Trolox, a water-soluble derivative of vitamin E was used to depict the antioxidant system [24]. It was shown that vitamin E present with lipids in the cell membrane inhibits cancer formation by neutralising ROS [4] and a direct relationship has been established with vitamin E deficiency and lipid peroxide production [27]. This evidence supports our findings where a decrease in plasma TEAC observed may be due to the increased lipid peroxidation observed. However, it should be noted that the low levels of vitamin E observed in this study may also be due to its hydrophobicity.

Sarcomas are defined as a type of cancerous connective tissue tumour [3]. As a result of different oxidative loads in varying tissues, the total antioxidant capacity varies. Individual tissues acquire their own antioxidant composition based on the oxidising courses that it most likely would endeavour [28]. Bone and soft tissue sarcomas arise from connective tissue [3], indicating the possibility that oxidising processes and antioxidant defence mechanisms in these two sarcomas are similar.

Tumours arising in bone and soft tissues share common characteristic features due not only to common mesenchymal origin but also the anatomical surrounding. Majority of bone sarcomas are bicompartmental during presentation, destroying the cortex and spreading directly into the soft tissue counterpart. On the other hand, soft tissue sarcomas are extracompartmental or found in an anatomical region that is not blocked off by anatomical barriers. These types of sarcomas extend only to adjacent compartments at later stages of the disease [3]. Regardless of the compartmentation, a clear link can be observed between sarcomas in the bone and soft tissue suggesting that the mechanism of oxidative damage and antioxidant defence would most likely be similar. This would explain the reason no significant difference in oxidative stress and antioxidant status in both sarcomas were observed.


To summarise, our studies for the first time on oxidative stress and antioxidant status in both sarcomas clearly indicated an increase in oxidative stress (enhanced lipid and protein damage) and decrease in antioxidant status (lowered SOD, CAT, thiols, TEAC). These findings corroborate well with the oxidative stress and antioxidant status of patients suffering from prostate [29], colorectal [6] and ovarian [24] cancer. In addition, the similarities in oxidative damage and antioxidant defence between the bone and soft tissue sarcoma's suggests a possible link in the oxidising processes and antioxidant defence mechanisms in these two sarcomas. It is however noted that a larger cohort will provide a more significant result on age, gender and racial distribution in the individual types of bone and soft tissue sarcoma.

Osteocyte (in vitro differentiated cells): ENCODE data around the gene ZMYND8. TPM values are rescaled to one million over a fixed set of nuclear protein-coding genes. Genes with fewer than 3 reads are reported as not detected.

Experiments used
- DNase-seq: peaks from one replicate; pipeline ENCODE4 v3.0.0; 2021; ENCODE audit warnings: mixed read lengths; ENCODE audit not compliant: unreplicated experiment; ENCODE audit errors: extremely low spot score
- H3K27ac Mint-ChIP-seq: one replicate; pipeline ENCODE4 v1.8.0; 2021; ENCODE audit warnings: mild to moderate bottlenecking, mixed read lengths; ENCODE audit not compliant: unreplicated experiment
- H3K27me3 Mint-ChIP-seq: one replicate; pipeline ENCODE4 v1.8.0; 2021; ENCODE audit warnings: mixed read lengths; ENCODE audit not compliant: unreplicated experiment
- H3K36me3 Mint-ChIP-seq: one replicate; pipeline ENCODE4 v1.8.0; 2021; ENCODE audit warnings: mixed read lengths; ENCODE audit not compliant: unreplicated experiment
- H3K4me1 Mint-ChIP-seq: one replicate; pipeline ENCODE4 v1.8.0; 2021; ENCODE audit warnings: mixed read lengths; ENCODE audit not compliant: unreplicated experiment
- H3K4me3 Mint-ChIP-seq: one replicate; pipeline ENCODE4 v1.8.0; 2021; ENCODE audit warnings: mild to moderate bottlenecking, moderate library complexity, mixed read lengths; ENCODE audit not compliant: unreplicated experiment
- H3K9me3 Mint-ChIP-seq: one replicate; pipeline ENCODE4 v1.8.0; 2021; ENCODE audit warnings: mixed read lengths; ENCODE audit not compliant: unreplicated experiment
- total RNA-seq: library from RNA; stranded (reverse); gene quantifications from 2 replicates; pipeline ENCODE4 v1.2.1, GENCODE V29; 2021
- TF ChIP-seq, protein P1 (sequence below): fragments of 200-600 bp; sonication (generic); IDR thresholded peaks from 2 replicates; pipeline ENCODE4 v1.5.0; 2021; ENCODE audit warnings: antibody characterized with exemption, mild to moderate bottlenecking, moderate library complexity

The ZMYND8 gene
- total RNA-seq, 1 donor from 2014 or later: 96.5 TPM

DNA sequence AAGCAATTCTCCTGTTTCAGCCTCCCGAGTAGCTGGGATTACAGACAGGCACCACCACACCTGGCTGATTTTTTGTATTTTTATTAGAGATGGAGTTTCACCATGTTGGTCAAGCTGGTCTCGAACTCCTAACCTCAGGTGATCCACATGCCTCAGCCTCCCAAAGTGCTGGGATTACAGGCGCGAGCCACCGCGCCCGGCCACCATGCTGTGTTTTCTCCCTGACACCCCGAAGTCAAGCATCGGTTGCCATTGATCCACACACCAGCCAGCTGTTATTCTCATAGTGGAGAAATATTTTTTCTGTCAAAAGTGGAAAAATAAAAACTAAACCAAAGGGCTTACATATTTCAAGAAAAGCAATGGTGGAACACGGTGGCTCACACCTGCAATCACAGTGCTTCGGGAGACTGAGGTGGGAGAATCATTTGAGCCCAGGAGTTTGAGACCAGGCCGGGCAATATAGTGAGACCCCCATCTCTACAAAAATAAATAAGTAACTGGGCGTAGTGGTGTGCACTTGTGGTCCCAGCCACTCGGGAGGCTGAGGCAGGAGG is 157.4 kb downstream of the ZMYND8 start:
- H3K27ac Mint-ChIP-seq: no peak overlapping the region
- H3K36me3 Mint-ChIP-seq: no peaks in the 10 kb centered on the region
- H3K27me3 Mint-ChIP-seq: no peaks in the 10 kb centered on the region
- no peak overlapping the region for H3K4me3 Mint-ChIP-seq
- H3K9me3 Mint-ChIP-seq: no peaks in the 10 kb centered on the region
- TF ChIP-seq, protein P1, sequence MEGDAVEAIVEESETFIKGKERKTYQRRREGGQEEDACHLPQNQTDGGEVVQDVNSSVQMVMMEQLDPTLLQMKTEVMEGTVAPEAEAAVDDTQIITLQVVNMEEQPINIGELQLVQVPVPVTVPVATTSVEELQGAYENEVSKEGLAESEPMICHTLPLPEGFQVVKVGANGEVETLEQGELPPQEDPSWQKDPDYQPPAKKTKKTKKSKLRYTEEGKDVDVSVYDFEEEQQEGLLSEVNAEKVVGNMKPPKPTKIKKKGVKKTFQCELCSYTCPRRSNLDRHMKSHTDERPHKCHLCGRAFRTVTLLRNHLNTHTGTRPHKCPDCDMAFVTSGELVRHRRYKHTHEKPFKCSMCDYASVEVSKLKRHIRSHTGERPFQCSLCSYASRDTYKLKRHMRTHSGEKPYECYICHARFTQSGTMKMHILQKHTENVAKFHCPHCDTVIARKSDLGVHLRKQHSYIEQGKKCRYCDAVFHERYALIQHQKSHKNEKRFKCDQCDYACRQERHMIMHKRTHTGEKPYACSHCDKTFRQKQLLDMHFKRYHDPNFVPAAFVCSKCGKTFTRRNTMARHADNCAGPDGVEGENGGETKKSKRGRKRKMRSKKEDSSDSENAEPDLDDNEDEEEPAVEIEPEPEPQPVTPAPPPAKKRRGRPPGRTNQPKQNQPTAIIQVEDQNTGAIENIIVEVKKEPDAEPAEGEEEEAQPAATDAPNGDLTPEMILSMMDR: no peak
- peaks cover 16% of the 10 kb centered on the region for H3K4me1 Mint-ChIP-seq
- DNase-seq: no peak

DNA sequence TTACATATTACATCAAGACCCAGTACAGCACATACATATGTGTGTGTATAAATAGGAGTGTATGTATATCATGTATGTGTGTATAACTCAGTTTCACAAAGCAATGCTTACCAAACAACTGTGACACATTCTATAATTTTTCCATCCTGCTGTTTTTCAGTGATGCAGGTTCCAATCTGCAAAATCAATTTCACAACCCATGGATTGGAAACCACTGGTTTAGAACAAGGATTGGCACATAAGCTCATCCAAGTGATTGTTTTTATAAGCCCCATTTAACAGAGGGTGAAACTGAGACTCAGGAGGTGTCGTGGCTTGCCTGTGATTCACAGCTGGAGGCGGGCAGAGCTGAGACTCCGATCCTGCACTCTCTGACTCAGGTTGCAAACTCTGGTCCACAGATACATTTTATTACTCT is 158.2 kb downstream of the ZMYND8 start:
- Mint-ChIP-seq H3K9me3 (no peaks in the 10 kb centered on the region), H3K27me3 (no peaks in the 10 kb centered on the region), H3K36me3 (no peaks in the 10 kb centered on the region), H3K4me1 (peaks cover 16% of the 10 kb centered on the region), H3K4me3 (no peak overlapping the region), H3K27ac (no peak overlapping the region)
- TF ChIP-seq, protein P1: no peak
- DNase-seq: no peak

1. 1.

    Fletcher CDM, Uni KK, Mertens F, eds: World Health Organisation classification of tumours. Pathology and genetics. 2002, Lyon: IARC Press

  2. 2.

    Dorfman HD, Czerniak B: Bone cancers. Cancer. 1995, 75: 203-10. 10.1002/1097-0142(19950101)75:1+<203::AID-CNCR2820751308>3.0.CO;2-V.

    CAS  Article  PubMed  Google Scholar 

  3. 3.

    Dean BJF, Whitwell D: (i) Epidemiology of bone and soft-tissue sarcomas. Ortho Trauma. 2009, 23: 223-30.

    Article  Google Scholar 

  4. 4.

    Battisti V, Maders LDK, Bagatini MD, Santos KF, Spanevello RM, Maldonado PA, Brulé AO, Araújo M, Schetinger MRC, Morsch VM: Measurement of oxidative stress and antioxidant status in acute lymphoblastic leukaemia patients. J Clin Biochem. 2008, 41: 511-18. 10.1016/j.clinbiochem.2008.01.027.

    CAS  Article  Google Scholar 

  5. 5.

    Wauquier F, Leotoing L, Coxam V, Guicheux J, Wittrant Y: Oxidative stress in bone remodelling and disease. Trends Mol Med. 2009, 15: 468-77. 10.1016/j.molmed.2009.08.004.

    CAS  Article  PubMed  Google Scholar 

  6. 6.

    Chang D, Wang F, Zhao Y, Pan H: Evaluation of oxidative stress in colorectal cancer patients. J Biomed Env Scien. 2008, 21: 286-89. 10.1016/S0895-3988(08)60043-4.

    CAS  Article  Google Scholar 

  7. 7.

    Klaunig JE, Kamendulis LM, Hocevar BA: Oxidative stress and oxidative damage in carcinogenesis. Soc Toxicol Path. 2010, 38: 96-109. 10.1177/0192623309356453.

    CAS  Article  Google Scholar 

  8. 8.

    Mazor D, Abucoider A, Meyerstein N, Kapelushnik J: Antioxidant status in pediatric acute lymphocytic leukemia (ALL) and solid tumors: The impact of oxidative stress. J Pediatr Blood Cancer. 2008, 51: 613-15. 10.1002/pbc.21665.

    Article  Google Scholar 

  9. 9.

    Perez-Matute P, Zulet MA, Martinez JA: Reactive species and diabetes:counteracting oxidative stress to improve health. Curr Opin Pharmacol. 2009, 9: 771-79. 10.1016/j.coph.2009.08.005.

    CAS  Article  PubMed  Google Scholar 

  10. 10.

    Goodyear-Bruch C, Pierce JD: Oxidative stress in critically ill patients. Am J Crit Care. 2002, 11: 543-51.

    PubMed  Google Scholar 

  11. 11.

    Yagi K: Simple assay for the level of total lipid peroxides in serum or plasma. Methods Mol Biol. 1998, 108: 101-06.

    CAS  PubMed  Google Scholar 

  12. 12.

    Halliwell B: Oxidative stress, nutrition and health. Experimental strategies for optimization of nutritional antioxidant intake in humans. Free Radic Res. 1996, 25: 57-74. 10.3109/10715769609145656.

    CAS  Article  PubMed  Google Scholar 

  13. 13.

    Levine RL, Williams JA, Stadtman ER, Shacter E: Carbonyl assays for determination of oxidatively modified proteins. Methods Enzymol. 1994, 233: 357-63.

    Article  Google Scholar 

  14. 14.